What was once California dreaming may soon become a Connecticut reality.

Mayor John DeStefano, Jr. and the Connecticut Clean Cars Alliance hosted a public forum yesterday evening to discuss how to improve Connecticut air quality — specifically, by adopting the same emissions standards as California. The forum, which was attended by approximately 25 people, was held at Conte/West Hills Magnet School in Wooster Square.

The panel of speakers, made up of state legislators, local government officials and representatives of nonprofit organizations such as the Connecticut Public Interest Research Group and Connecticut Fund for the Environment (CFE), fielded questions from DeStefano as well as members of the audience about the impact the proposed standards would have on individual citizens, businesses and air quality in general.

A study released by the CFE last September cited motor vehicle emissions as the primary cause of the health risks attributed to air pollution. Panel member Charles Rothenberger, a legal fellow for the organization, said at the forum that cancer was air pollution’s primary health effect, adding that the state has the ninth-highest rate of cancer in the country. He explained that California’s emissions standards would significantly decrease the air pollution that causes these health problems.

“Not only would we see fairly substantial reductions in smog producing particles, but it would reduce, by almost a third, the toxic emissions from tailpipes,” Rothenberger said.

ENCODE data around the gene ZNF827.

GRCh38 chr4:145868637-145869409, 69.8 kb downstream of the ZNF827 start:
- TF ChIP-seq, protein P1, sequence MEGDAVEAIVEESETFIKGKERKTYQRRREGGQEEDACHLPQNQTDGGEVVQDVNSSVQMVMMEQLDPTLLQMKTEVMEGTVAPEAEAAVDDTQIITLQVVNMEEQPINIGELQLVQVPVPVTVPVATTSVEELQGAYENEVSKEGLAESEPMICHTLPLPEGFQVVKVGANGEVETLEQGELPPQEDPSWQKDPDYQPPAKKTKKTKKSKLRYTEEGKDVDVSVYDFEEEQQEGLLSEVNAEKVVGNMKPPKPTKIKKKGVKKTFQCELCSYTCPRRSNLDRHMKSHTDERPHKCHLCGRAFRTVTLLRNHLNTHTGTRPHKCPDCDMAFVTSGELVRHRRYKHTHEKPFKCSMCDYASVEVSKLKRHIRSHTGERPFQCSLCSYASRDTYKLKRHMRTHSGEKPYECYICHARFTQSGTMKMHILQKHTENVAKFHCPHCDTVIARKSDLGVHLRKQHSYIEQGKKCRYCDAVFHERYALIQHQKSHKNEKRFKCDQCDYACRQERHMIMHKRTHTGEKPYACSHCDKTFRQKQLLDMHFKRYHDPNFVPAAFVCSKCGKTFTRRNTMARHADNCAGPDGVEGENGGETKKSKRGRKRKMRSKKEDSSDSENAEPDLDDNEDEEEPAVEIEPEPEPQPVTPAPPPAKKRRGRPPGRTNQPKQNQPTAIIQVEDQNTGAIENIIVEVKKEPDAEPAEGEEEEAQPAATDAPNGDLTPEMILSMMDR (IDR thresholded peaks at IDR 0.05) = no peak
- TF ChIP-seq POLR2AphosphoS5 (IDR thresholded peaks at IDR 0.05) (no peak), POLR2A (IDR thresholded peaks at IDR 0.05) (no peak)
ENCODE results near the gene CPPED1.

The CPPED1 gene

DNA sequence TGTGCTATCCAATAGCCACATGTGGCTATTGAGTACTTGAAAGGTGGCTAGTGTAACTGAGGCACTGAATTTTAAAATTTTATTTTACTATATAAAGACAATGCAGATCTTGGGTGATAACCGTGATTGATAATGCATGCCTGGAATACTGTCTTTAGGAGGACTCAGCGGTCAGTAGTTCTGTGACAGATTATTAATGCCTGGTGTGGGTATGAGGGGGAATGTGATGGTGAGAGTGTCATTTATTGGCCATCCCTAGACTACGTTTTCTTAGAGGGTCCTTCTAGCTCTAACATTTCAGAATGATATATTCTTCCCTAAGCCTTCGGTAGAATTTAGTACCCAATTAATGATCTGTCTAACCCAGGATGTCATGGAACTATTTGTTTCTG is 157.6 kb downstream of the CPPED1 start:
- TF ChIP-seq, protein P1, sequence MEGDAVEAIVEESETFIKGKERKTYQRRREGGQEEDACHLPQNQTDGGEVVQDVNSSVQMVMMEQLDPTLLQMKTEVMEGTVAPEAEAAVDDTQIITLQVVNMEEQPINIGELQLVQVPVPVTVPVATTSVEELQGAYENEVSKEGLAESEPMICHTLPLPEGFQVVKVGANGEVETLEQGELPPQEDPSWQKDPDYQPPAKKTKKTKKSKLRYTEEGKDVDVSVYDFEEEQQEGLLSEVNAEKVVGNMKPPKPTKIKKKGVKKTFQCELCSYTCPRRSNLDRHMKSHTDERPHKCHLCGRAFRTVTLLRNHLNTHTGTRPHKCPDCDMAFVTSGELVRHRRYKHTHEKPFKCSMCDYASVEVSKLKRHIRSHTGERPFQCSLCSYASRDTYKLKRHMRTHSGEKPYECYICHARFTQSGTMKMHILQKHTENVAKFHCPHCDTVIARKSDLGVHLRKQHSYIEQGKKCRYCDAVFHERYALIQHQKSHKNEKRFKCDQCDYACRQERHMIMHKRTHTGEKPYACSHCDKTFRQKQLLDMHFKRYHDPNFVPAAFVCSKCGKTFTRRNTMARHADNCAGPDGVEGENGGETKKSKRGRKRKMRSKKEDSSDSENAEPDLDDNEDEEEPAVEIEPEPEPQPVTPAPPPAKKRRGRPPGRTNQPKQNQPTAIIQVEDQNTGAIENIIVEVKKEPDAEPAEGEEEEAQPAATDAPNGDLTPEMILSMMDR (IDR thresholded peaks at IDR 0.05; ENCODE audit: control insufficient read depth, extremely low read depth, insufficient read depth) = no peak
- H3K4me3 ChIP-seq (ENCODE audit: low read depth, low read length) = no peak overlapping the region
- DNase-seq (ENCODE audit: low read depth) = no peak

New York, Massachusetts and Vermont have already adopted the Clean Car standards, which require all new vehicles sold to adhere to more stringent emissions standards, and New Jersey passed its own clean cars bill in January. Conn. State Senator William Aniskovich, R-Branford, said at the forum that the General Assembly Environment Committee passed a similar bill last week with a vote of 24-3 and that it is poised to go to the General Assembly Transportation Committee. The New Haven Board of Aldermen also passed a resolution last night in support of adopting the California emissions standards.

All of the panel members expressed support for the General Assembly bill, and Rothenberger explained that the new standards would neither increase costs to the consumer nor significantly inconvenience the auto industry.

“If Connecticut joins its neighbor states, we’re not asking manufacturers to produce cars that aren’t available,” Rothenberger said. “They’re sold in New York, Massachusetts — we’re just asking them to make them available to Connecticut residents.”

Anaskovich added that the auto industry might not be as amenable to the new standards as the legislators supporting the bill would like. He cautioned the other panel members and the audience not to become complacent as a result of the bill’s current success.

“This support should not lull anyone into thinking that this issue is over,” Anaskovich said. “They are a very powerful lobby, and we need to take them seriously.”

Even after Anaskovich’s words of warning, both the panel members and the audience seemed optimistic about the future of the bill and Connecticut air quality. Hamden Mayor Carl Amento, another panelist, said he thought there was support for the California emissions standards in the state, but emphasized that both municipalities and individuals need to lead by example, raising awareness about air quality throughout their communities.

“We’re just on the threshold, but I think we’re building the consciousness up,” Amento said.